Sylva author, Jenny Bennett, returns to City Lights Bookstore on Friday, September 5th at 6:30 p.m. with her second book, The Twelve Streams of LeConte. The main character of the book lives in Sylva and there are scenes set in downtown, the library and even City Lights Bookstore. Anne Woodrow is on honeymoon in Scotland when fate gives her a slap in the face: right then and there, her new husband falls in love with another woman. Injured and grieving, she returns home alone and conceives of a…See More
Aug 27
Renea Winchester posted an event
Thumbnail

Farming, Friends and Fried Bologna Sandwiches at Available at all bookstores

September 1, 2014 all day
Mercer University is pleased to announce the release of Farming, Friends and Fried Bologna Sandwiches, by North Carolina's own Renea Winchester. This is the second in the Farmer Billy series and Winchester's third book. See More
Aug 26

Craftsmanship and craftiness emerge in Bruce Johnson’s world

by Rob Neufeld

 

            Bruce Johnson celebrates his passions—Asheville, the Arts & Crafts movement, history and literature; and the universe that comes to light from his efforts has become a huge draw.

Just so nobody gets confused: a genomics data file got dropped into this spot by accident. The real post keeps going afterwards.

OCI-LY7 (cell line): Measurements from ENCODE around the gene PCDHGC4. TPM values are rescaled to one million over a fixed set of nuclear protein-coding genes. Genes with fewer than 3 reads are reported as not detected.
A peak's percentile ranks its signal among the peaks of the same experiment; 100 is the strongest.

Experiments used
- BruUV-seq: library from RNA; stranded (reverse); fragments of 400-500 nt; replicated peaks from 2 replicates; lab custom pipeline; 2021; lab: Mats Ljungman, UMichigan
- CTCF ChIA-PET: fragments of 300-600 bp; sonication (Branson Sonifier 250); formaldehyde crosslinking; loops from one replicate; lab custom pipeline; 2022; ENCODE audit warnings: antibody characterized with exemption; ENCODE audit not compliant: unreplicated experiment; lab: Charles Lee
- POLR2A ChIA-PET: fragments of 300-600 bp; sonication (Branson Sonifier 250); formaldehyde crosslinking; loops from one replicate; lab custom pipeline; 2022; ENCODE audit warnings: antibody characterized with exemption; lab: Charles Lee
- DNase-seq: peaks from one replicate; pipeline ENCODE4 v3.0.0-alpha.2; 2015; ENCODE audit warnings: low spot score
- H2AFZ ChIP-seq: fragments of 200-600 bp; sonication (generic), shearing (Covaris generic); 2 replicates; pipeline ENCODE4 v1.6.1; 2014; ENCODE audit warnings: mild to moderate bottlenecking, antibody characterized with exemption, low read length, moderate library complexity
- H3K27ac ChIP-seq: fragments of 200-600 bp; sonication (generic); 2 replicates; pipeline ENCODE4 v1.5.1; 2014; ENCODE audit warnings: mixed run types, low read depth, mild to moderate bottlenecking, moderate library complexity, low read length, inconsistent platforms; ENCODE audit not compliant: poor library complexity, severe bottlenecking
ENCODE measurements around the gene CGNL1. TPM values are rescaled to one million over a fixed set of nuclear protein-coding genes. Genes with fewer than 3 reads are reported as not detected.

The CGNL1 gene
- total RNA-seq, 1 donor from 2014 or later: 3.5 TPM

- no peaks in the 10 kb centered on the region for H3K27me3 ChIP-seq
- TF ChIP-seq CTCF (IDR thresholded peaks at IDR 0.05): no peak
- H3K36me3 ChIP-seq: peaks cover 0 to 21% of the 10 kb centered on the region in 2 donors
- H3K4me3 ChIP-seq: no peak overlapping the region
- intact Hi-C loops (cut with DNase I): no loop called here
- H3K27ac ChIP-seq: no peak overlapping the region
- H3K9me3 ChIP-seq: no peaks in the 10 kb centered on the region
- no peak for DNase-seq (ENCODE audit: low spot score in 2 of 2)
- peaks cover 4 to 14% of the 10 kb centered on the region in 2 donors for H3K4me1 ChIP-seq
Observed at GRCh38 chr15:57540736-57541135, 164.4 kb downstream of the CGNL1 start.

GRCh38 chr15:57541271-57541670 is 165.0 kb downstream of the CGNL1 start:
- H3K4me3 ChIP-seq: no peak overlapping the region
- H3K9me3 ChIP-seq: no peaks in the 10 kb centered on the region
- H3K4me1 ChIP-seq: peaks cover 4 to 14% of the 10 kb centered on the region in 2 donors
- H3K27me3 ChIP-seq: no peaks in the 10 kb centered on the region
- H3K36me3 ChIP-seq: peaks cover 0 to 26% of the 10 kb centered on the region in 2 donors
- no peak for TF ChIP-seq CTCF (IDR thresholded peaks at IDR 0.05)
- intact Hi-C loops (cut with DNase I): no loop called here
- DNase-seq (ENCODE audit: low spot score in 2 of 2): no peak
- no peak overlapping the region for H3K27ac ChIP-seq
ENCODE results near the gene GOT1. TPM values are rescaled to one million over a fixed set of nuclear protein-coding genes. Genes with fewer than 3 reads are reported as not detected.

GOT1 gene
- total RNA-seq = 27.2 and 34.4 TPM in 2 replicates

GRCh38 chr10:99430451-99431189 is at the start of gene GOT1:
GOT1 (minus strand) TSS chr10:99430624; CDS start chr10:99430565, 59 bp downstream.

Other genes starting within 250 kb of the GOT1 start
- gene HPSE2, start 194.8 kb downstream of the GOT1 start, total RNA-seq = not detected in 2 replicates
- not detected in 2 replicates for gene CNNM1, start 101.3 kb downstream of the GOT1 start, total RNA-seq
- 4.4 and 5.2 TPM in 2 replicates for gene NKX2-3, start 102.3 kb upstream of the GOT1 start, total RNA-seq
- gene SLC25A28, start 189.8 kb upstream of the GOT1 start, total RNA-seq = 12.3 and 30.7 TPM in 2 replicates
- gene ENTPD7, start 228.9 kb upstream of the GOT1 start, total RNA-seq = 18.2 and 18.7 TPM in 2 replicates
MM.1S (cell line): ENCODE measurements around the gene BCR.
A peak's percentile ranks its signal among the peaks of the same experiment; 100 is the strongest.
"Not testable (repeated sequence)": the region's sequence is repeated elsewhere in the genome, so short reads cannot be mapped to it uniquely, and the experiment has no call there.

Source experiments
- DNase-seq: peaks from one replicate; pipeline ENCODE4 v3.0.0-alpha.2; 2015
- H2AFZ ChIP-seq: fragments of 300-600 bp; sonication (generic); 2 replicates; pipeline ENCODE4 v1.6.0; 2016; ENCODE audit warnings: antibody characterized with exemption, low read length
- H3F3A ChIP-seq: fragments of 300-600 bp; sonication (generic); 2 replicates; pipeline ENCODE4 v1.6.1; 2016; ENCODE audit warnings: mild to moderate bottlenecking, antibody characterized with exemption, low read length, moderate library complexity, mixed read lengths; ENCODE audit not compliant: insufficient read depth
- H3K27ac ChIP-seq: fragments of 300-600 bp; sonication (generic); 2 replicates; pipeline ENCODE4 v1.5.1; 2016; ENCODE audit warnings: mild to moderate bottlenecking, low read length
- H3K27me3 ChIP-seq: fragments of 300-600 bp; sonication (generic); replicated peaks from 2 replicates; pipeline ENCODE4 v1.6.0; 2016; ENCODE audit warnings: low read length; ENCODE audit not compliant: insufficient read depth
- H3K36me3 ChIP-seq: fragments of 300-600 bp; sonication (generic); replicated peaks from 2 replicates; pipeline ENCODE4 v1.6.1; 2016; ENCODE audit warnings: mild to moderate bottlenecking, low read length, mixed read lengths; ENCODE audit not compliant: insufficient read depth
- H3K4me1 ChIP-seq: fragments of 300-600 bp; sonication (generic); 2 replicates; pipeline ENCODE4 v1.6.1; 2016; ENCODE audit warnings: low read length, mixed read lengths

This coming weekend, the National Arts and Crafts Conference, which Johnson founded in 1988, presents a one-of-a-kind display of objects and an array of aficionados at the Grove Park Inn.

            In time for the occasion, Johnson has published his 16th book, “Tales of the Grove Park Inn”; and, for the Grove Park Inn centennial, he has revised and reissued “Built for the Ages: A History of the Grove Park Inn.”

 

Pragmatic romantic

 

            Johnson devotes a chapter of  “Tales” to Elbert Hubbard, whose Roycroft Furniture Shop provided the inn with thousands of furnishings, helping to make it the number one Arts & Crafts location in the world.